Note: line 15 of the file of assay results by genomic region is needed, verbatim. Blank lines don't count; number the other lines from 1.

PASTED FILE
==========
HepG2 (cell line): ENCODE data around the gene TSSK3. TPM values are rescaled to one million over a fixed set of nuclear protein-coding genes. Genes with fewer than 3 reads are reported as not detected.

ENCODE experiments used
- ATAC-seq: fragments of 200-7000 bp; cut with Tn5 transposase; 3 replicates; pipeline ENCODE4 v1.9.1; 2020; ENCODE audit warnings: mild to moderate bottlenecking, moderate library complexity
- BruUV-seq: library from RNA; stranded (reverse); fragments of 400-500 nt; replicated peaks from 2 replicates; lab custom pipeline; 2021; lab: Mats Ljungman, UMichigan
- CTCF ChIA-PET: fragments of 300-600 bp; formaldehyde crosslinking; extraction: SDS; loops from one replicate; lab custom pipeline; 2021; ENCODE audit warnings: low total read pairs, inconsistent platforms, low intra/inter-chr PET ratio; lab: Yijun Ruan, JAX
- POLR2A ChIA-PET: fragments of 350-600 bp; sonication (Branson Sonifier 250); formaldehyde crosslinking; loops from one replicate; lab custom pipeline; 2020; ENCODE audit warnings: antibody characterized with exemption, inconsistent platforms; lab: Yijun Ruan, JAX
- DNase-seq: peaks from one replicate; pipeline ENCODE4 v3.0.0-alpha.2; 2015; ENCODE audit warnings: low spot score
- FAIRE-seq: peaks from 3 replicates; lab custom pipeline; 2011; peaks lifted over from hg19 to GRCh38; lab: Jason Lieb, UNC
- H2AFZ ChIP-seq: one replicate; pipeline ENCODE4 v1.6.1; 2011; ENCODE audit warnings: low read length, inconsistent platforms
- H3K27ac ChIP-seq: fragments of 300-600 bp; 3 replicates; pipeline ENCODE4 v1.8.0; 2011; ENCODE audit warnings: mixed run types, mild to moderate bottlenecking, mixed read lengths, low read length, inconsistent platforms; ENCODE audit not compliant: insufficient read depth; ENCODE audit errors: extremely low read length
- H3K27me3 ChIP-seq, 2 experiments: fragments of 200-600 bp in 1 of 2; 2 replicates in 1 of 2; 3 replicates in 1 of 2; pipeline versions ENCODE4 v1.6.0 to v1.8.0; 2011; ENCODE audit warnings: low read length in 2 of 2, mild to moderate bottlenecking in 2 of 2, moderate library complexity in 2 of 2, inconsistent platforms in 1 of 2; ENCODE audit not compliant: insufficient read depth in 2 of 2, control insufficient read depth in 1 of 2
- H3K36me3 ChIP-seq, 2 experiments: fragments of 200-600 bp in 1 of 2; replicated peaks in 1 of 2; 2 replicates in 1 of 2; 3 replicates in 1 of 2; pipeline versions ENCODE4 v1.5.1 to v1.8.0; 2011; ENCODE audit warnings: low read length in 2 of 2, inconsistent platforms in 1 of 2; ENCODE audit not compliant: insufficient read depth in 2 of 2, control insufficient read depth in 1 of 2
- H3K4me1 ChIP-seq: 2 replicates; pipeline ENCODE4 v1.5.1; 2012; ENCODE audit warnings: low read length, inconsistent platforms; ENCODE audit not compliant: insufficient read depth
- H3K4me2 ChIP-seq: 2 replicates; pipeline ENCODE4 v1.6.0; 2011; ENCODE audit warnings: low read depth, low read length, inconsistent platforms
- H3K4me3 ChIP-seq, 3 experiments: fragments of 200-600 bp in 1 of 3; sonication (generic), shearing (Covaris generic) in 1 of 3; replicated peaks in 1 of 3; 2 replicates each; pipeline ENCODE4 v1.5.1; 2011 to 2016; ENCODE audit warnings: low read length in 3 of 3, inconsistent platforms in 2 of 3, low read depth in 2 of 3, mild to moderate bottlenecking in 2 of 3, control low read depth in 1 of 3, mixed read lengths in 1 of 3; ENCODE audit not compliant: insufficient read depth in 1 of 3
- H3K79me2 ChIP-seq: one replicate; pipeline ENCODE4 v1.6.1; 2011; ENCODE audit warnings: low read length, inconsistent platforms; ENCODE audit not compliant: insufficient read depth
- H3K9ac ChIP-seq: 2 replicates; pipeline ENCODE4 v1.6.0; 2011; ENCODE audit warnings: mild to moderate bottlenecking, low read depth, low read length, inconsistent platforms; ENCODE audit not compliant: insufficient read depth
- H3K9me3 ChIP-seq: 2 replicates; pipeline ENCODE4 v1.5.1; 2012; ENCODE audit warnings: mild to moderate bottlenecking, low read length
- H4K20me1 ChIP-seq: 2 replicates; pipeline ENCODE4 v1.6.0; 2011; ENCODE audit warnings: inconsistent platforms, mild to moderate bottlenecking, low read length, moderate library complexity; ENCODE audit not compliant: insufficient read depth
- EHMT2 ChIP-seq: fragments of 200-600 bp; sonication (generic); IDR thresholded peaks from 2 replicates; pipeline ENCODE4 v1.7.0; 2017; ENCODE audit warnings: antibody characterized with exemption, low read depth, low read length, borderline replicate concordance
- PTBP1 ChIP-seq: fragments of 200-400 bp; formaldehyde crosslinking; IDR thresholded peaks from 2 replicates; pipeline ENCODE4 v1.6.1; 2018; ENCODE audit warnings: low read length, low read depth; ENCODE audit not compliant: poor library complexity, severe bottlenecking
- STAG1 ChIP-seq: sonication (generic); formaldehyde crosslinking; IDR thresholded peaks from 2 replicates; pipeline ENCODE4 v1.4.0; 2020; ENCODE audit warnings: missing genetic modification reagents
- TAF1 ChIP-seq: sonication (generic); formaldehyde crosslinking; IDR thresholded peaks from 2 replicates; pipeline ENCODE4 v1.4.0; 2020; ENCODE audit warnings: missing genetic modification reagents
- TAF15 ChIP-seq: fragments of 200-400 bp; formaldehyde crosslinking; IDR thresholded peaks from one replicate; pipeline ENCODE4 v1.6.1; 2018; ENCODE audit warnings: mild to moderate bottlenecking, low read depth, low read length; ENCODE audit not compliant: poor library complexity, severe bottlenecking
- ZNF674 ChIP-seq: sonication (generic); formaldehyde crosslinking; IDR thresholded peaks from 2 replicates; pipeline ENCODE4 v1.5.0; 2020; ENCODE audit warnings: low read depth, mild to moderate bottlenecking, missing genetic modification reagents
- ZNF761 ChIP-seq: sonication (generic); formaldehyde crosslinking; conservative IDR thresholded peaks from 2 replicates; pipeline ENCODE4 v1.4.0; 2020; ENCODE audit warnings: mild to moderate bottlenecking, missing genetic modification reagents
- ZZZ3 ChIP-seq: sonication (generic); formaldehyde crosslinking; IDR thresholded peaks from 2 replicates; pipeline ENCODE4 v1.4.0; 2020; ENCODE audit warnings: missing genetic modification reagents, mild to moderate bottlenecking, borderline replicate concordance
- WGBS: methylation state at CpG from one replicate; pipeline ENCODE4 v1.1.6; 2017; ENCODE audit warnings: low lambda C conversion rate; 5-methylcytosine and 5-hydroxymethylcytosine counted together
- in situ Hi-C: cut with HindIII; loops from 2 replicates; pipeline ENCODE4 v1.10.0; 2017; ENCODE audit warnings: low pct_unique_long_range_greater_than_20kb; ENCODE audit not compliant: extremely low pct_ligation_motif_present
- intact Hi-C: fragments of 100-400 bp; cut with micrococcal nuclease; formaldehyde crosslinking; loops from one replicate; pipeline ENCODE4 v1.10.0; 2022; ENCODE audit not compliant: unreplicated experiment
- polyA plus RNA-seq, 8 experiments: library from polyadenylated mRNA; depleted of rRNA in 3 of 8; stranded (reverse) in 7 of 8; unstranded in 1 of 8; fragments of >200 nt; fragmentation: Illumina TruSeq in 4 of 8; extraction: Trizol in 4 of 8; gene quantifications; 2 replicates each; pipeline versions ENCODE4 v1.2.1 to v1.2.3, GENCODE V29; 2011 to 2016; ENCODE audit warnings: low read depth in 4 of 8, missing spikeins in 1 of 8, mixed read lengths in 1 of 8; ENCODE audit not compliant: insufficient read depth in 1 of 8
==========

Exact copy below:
- H3K4me3 ChIP-seq, 3 experiments: fragments of 200-600 bp in 1 of 3; sonication (generic), shearing (Covaris generic) in 1 of 3; replicated peaks in 1 of 3; 2 replicates each; pipeline ENCODE4 v1.5.1; 2011 to 2016; ENCODE audit warnings: low read length in 3 of 3, inconsistent platforms in 2 of 3, low read depth in 2 of 3, mild to moderate bottlenecking in 2 of 3, control low read depth in 1 of 3, mixed read lengths in 1 of 3; ENCODE audit not compliant: insufficient read depth in 1 of 3